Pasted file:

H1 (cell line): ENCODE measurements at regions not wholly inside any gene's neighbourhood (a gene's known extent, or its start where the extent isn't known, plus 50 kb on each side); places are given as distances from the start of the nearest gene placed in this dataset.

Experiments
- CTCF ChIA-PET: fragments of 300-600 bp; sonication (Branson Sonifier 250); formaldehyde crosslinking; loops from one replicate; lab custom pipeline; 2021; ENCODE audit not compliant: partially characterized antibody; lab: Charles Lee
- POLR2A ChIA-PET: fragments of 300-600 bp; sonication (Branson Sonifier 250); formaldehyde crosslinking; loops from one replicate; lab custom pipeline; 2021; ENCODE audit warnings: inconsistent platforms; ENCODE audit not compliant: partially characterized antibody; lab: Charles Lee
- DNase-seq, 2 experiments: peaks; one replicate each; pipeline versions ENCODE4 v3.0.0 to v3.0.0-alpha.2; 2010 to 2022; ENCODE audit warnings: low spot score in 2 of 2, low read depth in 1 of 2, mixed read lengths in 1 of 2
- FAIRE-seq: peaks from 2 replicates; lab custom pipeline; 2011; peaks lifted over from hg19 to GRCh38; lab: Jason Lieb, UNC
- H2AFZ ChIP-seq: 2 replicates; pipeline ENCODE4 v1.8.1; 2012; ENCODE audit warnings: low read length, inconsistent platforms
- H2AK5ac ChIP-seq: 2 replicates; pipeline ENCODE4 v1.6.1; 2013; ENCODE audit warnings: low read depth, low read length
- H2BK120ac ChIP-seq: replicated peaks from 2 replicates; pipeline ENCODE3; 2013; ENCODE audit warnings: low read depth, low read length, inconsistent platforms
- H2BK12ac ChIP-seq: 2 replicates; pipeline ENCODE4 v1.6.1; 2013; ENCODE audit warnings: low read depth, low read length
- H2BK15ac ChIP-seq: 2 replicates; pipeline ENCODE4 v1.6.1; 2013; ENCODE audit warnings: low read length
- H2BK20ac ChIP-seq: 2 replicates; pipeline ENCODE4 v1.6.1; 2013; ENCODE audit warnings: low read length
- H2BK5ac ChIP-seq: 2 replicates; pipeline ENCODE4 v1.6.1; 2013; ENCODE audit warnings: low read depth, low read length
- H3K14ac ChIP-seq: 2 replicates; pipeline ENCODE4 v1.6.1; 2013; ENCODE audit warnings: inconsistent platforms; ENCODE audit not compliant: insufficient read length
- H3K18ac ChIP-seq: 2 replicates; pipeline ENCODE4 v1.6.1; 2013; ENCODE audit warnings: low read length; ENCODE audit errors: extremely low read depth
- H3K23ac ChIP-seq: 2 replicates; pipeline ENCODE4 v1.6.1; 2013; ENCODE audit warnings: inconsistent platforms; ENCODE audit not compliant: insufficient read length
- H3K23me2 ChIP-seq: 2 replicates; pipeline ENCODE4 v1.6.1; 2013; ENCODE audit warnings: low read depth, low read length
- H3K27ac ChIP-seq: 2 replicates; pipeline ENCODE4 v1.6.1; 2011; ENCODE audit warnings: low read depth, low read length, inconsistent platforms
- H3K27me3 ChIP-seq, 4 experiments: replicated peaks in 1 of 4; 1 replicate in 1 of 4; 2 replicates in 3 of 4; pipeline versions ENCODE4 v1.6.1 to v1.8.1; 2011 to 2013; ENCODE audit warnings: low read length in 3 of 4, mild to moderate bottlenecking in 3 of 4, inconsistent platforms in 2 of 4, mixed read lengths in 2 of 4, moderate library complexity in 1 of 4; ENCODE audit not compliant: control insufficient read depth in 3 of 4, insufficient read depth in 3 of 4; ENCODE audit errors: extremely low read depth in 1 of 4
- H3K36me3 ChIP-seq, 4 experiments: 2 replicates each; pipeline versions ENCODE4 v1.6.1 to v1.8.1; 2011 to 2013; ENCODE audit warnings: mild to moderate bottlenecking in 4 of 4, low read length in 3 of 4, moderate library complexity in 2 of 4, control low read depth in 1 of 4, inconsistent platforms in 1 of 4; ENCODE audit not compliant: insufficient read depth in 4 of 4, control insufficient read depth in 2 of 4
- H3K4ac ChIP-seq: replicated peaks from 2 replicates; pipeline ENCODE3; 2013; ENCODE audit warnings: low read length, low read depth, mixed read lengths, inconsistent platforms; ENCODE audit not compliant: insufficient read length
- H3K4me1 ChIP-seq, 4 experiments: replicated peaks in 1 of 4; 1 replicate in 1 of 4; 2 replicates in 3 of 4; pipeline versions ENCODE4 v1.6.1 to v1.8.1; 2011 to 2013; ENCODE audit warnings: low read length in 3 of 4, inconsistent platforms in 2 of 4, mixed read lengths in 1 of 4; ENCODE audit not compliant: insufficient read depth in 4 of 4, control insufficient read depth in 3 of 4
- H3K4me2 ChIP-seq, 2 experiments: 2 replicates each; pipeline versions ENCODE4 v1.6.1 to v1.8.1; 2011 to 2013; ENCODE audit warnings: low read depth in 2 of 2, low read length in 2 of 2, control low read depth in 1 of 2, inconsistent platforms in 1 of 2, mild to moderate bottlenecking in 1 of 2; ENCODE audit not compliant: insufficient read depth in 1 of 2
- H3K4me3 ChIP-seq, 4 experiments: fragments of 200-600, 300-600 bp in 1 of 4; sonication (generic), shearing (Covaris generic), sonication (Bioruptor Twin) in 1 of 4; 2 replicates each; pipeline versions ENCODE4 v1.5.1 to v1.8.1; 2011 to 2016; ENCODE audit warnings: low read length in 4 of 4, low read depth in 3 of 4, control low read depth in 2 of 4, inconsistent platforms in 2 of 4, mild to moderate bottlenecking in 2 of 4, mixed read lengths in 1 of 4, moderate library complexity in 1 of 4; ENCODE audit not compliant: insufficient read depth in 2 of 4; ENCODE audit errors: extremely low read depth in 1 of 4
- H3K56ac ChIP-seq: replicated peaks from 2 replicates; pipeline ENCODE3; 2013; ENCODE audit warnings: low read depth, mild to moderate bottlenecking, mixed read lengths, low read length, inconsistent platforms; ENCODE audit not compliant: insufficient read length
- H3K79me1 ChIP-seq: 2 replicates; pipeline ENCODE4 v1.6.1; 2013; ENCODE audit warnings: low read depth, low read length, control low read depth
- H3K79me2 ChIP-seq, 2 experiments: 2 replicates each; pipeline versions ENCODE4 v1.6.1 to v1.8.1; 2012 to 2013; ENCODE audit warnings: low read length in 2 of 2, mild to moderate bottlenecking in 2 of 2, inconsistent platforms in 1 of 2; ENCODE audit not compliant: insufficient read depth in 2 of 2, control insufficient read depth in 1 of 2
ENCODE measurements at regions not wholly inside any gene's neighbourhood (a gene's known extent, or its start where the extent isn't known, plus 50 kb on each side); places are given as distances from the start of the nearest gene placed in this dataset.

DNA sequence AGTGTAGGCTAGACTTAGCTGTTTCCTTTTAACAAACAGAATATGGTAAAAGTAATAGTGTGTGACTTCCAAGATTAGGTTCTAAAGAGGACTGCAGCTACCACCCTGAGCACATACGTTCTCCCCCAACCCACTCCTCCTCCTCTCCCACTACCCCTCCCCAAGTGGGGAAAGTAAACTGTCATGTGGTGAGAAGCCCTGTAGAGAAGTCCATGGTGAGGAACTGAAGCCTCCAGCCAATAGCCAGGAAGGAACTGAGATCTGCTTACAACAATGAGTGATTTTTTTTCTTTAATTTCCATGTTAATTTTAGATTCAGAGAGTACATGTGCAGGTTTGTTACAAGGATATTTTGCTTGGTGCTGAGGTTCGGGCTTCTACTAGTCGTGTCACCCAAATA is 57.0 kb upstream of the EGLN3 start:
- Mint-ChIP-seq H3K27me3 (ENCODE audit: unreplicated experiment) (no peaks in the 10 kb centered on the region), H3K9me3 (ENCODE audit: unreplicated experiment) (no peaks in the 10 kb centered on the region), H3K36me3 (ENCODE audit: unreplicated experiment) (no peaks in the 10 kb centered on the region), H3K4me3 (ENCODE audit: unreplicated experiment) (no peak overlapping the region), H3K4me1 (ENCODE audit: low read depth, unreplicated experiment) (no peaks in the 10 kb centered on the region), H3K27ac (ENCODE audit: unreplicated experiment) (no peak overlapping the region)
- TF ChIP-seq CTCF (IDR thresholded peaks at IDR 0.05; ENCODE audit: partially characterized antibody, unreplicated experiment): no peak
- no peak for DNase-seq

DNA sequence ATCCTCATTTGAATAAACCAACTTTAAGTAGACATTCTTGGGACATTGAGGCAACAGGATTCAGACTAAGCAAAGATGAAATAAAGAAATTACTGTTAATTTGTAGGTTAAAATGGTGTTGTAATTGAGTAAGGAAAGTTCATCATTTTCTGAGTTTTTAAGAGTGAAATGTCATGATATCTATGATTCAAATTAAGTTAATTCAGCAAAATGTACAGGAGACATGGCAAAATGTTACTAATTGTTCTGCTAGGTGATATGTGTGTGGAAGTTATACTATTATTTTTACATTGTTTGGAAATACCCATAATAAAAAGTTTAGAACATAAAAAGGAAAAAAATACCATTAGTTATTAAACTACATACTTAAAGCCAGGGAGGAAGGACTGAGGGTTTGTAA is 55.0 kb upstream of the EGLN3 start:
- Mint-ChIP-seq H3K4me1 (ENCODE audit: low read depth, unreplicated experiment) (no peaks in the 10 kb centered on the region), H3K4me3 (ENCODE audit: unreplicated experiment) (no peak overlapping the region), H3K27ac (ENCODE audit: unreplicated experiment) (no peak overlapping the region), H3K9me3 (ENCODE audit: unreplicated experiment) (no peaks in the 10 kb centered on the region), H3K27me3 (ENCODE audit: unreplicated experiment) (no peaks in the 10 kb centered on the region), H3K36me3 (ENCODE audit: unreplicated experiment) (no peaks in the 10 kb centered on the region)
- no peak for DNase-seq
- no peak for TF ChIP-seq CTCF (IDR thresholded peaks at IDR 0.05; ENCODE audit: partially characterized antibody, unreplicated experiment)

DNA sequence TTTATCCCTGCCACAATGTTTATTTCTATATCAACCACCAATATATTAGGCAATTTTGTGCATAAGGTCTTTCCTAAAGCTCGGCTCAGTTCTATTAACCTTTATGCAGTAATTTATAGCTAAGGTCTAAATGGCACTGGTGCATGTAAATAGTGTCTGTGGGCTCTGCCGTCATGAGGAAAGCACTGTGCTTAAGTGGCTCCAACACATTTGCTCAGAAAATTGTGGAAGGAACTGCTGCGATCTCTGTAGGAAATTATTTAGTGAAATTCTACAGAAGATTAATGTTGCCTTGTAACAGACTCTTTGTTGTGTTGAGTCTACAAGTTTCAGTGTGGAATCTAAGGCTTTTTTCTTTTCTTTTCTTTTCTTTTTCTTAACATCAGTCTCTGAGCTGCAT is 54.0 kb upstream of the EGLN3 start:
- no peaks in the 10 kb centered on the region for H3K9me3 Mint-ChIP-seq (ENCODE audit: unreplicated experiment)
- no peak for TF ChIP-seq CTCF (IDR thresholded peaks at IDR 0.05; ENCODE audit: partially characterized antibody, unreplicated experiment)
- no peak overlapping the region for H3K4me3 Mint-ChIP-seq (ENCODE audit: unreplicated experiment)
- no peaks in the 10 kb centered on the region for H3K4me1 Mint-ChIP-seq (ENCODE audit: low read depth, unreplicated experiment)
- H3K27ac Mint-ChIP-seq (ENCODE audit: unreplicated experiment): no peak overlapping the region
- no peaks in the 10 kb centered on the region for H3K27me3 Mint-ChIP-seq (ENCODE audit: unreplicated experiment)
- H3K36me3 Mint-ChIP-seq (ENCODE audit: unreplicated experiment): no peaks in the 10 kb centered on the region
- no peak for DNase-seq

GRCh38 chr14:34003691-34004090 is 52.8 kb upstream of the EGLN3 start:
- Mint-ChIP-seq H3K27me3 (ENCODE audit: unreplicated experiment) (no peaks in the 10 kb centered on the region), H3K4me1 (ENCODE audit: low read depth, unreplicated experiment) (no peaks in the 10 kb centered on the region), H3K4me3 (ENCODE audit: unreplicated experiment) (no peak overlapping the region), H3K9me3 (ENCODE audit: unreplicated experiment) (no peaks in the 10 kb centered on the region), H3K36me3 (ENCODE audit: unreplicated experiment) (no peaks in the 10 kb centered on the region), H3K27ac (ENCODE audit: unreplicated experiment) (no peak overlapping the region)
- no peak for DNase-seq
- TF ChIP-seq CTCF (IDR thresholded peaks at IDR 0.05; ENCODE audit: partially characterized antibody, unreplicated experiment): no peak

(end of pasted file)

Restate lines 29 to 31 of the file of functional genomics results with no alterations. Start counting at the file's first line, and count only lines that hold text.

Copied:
DNA sequence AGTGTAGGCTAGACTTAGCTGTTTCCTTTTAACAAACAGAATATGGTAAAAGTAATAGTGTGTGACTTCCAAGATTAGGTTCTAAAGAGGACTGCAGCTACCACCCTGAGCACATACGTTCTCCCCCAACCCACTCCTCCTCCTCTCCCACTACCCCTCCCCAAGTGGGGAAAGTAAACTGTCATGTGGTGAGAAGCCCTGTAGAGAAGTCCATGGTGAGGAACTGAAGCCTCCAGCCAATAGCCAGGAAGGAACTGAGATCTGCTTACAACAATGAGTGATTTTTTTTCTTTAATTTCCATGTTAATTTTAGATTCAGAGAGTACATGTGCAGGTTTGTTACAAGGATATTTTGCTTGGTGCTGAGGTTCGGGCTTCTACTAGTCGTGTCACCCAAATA is 57.0 kb upstream of the EGLN3 start:
- Mint-ChIP-seq H3K27me3 (ENCODE audit: unreplicated experiment) (no peaks in the 10 kb centered on the region), H3K9me3 (ENCODE audit: unreplicated experiment) (no peaks in the 10 kb centered on the region), H3K36me3 (ENCODE audit: unreplicated experiment) (no peaks in the 10 kb centered on the region), H3K4me3 (ENCODE audit: unreplicated experiment) (no peak overlapping the region), H3K4me1 (ENCODE audit: low read depth, unreplicated experiment) (no peaks in the 10 kb centered on the region), H3K27ac (ENCODE audit: unreplicated experiment) (no peak overlapping the region)
- TF ChIP-seq CTCF (IDR thresholded peaks at IDR 0.05; ENCODE audit: partially characterized antibody, unreplicated experiment): no peak